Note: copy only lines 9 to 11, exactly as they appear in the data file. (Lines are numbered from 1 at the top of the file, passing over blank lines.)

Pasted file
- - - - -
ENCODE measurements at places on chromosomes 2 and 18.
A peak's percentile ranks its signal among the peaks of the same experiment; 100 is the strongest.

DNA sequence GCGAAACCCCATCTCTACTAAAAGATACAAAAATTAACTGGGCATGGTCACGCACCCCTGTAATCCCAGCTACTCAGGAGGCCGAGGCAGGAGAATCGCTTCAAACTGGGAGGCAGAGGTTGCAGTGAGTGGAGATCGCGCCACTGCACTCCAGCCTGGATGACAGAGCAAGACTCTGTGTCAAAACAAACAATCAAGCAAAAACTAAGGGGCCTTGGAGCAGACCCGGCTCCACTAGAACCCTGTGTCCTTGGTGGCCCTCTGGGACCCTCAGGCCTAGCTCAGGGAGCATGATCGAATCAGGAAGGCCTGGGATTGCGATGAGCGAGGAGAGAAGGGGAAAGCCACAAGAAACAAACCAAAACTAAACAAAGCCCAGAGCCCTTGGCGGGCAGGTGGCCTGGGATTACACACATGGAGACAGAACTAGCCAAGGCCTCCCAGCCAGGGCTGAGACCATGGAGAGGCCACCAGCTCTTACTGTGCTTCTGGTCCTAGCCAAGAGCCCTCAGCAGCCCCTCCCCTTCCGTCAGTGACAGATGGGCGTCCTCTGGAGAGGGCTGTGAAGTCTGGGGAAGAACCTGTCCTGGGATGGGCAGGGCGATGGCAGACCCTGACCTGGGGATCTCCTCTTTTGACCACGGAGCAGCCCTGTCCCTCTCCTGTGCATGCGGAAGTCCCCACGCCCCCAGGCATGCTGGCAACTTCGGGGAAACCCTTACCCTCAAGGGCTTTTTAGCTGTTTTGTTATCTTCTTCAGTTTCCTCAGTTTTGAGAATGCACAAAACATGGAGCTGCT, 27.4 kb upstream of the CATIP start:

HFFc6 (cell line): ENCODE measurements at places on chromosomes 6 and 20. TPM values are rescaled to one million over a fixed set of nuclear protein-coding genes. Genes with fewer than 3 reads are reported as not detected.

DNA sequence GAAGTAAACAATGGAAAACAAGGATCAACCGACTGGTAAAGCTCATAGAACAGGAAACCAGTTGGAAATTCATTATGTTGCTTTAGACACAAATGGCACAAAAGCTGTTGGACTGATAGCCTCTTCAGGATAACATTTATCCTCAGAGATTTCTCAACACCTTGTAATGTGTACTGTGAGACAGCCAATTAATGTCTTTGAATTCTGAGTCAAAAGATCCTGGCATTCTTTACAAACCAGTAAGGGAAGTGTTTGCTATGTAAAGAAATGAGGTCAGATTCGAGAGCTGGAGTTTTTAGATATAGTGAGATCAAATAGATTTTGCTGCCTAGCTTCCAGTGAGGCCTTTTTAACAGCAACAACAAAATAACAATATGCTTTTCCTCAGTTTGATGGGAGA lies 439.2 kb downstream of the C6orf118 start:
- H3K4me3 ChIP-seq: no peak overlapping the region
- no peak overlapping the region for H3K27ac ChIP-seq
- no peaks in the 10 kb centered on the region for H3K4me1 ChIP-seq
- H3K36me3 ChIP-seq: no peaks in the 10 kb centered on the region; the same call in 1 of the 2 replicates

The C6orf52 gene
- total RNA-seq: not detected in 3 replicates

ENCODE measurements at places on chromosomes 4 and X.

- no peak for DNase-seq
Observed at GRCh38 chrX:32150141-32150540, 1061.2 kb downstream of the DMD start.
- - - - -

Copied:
- H3K36me3 ChIP-seq: no peaks in the 10 kb centered on the region; the same call in 1 of the 2 replicates

The C6orf52 gene
- total RNA-seq: not detected in 3 replicates